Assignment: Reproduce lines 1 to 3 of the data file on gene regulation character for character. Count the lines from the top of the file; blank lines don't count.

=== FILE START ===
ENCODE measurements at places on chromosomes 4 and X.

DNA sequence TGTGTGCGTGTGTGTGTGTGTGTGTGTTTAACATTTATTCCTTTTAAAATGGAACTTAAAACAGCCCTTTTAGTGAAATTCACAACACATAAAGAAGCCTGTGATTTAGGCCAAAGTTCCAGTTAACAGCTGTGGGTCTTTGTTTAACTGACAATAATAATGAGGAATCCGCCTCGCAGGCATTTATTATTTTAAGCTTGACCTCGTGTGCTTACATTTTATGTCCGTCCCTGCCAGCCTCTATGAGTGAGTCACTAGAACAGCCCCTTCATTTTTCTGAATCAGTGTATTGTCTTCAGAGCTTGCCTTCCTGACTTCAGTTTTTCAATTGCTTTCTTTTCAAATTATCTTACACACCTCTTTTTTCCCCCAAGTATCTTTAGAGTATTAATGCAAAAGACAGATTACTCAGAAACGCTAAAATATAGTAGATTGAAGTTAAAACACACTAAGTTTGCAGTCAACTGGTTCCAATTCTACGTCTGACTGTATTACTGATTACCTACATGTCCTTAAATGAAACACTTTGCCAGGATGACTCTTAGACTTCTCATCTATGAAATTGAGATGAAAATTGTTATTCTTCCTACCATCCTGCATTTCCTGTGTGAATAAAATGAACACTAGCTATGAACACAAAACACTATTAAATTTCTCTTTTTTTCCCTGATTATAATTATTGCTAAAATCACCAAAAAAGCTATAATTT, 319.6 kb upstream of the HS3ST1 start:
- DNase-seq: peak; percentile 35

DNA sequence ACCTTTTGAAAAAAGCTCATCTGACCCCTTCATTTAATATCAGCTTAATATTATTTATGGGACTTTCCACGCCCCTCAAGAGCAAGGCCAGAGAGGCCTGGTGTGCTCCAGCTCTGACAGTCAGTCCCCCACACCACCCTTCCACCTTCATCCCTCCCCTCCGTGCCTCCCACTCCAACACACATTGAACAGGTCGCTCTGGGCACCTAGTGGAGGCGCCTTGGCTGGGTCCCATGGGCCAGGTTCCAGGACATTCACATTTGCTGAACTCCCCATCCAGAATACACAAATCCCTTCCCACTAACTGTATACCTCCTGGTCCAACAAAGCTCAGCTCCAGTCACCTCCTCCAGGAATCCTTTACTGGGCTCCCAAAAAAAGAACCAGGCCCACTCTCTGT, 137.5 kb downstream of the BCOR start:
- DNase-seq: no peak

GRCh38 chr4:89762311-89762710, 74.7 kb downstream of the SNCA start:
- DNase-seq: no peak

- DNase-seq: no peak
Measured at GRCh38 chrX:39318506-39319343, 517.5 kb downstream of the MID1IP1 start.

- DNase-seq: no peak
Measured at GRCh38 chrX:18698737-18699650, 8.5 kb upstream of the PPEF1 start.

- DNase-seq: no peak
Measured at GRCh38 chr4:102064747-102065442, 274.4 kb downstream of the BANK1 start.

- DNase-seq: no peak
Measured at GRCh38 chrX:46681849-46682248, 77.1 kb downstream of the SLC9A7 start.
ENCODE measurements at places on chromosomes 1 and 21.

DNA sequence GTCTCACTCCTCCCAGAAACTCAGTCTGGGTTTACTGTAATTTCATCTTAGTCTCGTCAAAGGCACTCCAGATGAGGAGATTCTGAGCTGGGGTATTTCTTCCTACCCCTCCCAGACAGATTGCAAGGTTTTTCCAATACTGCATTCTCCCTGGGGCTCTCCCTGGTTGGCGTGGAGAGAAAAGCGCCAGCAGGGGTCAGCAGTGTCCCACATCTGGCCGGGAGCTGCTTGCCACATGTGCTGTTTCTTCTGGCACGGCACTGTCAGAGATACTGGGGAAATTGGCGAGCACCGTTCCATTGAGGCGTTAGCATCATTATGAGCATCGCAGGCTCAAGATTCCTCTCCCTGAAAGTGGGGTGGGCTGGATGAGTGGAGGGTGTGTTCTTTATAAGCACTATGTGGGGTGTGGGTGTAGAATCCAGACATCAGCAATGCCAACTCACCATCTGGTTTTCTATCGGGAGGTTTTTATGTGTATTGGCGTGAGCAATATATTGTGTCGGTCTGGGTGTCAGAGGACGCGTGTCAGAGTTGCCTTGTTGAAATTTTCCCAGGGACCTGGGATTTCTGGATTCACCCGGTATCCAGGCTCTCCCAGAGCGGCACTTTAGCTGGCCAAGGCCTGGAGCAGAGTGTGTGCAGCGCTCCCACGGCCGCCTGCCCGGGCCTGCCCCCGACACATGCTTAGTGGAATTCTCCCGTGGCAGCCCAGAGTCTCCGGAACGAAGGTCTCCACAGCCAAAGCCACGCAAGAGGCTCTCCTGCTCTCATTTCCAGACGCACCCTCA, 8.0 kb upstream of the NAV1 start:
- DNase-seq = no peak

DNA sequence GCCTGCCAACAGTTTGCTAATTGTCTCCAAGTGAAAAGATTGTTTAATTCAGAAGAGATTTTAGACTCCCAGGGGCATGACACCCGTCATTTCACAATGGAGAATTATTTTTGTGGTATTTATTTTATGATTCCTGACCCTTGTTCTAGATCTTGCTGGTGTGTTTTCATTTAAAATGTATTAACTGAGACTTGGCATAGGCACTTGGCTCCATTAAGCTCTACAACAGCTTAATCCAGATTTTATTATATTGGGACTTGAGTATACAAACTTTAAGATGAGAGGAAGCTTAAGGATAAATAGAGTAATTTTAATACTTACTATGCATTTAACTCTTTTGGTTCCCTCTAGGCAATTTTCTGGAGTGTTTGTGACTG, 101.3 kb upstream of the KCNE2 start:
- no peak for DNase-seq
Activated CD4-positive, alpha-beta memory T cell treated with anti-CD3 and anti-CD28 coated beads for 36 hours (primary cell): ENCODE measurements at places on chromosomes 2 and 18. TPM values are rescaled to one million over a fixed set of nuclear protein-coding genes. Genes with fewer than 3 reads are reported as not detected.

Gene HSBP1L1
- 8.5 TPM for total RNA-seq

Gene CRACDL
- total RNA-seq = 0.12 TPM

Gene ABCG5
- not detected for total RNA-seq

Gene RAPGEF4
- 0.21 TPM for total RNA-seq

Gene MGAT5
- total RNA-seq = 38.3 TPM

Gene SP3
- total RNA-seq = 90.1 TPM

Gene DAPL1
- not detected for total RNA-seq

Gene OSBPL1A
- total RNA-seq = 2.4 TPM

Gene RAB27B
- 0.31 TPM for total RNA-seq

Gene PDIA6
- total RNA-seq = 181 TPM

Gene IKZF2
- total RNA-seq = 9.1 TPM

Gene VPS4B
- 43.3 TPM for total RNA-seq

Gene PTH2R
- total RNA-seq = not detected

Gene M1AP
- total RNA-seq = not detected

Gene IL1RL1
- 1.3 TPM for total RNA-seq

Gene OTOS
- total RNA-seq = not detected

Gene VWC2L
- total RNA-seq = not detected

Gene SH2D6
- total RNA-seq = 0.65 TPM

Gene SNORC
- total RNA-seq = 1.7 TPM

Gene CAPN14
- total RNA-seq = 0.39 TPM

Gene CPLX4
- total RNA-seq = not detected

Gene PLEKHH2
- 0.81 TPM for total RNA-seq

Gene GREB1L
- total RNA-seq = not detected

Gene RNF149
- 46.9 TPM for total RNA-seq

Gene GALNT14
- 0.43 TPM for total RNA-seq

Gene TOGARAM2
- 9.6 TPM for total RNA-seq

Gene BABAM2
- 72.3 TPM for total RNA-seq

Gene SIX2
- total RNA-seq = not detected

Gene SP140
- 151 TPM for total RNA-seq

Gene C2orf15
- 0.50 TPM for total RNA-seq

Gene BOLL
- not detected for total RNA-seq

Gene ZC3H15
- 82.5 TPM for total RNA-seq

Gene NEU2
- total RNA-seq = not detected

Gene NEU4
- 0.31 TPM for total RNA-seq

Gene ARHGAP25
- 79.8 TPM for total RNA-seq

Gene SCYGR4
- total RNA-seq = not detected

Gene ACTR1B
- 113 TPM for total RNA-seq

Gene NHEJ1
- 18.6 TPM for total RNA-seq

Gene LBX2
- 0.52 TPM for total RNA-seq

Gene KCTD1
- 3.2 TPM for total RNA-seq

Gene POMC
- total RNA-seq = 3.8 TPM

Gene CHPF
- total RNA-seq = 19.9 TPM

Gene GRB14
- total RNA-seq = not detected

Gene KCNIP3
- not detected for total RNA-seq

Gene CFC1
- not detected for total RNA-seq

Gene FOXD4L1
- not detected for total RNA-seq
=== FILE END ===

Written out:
ENCODE measurements at places on chromosomes 4 and X.

DNA sequence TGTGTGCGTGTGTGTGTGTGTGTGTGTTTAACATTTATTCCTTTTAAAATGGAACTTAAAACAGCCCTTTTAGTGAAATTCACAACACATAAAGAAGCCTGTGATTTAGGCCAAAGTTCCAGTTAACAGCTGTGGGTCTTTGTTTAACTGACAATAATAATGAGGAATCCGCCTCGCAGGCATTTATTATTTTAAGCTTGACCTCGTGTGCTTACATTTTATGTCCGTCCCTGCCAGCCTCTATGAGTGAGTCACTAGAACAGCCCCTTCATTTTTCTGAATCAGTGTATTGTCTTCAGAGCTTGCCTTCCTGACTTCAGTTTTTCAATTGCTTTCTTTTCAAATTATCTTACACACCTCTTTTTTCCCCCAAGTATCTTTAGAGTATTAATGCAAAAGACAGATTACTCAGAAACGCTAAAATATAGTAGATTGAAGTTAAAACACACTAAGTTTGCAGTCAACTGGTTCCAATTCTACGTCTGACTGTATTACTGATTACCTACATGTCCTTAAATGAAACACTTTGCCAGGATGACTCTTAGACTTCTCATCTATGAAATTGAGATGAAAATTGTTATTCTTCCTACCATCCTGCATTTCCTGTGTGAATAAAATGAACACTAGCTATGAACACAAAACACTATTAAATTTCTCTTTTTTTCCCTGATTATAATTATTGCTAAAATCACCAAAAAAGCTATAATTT, 319.6 kb upstream of the HS3ST1 start:
- DNase-seq: peak; percentile 35